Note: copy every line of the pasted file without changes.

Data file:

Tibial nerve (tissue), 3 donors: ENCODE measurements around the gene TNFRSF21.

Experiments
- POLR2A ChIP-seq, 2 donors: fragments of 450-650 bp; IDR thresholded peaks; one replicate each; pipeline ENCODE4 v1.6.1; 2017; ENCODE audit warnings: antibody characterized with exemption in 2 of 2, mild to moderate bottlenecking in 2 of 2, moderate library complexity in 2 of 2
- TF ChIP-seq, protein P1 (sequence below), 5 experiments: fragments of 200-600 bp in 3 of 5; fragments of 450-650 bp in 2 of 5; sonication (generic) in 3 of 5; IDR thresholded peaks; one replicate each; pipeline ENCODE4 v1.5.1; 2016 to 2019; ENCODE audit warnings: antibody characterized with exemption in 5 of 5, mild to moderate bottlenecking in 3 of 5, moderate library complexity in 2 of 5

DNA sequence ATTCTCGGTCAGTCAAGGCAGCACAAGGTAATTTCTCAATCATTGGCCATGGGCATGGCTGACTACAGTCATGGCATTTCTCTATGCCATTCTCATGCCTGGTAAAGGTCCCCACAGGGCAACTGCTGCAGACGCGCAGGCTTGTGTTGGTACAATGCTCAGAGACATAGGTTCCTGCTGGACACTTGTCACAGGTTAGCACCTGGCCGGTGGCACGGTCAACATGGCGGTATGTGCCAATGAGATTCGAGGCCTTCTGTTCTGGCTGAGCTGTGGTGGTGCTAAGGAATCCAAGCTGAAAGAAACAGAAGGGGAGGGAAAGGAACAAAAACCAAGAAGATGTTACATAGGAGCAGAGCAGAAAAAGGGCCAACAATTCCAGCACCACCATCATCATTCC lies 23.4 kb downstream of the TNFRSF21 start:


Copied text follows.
Tibial nerve (tissue), 3 donors: ENCODE measurements around the gene TNFRSF21.

Experiments
- POLR2A ChIP-seq, 2 donors: fragments of 450-650 bp; IDR thresholded peaks; one replicate each; pipeline ENCODE4 v1.6.1; 2017; ENCODE audit warnings: antibody characterized with exemption in 2 of 2, mild to moderate bottlenecking in 2 of 2, moderate library complexity in 2 of 2
- TF ChIP-seq, protein P1 (sequence below), 5 experiments: fragments of 200-600 bp in 3 of 5; fragments of 450-650 bp in 2 of 5; sonication (generic) in 3 of 5; IDR thresholded peaks; one replicate each; pipeline ENCODE4 v1.5.1; 2016 to 2019; ENCODE audit warnings: antibody characterized with exemption in 5 of 5, mild to moderate bottlenecking in 3 of 5, moderate library complexity in 2 of 5

DNA sequence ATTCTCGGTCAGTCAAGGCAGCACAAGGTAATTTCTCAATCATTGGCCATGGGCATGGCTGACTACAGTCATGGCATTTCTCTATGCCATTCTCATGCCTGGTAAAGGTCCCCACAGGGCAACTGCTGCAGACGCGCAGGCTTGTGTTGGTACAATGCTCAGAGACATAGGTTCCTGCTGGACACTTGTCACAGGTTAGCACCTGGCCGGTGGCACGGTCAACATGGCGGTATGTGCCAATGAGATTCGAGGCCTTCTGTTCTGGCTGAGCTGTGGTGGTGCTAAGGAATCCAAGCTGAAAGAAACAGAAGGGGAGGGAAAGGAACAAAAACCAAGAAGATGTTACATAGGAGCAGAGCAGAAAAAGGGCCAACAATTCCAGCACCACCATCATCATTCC lies 23.4 kb downstream of the TNFRSF21 start: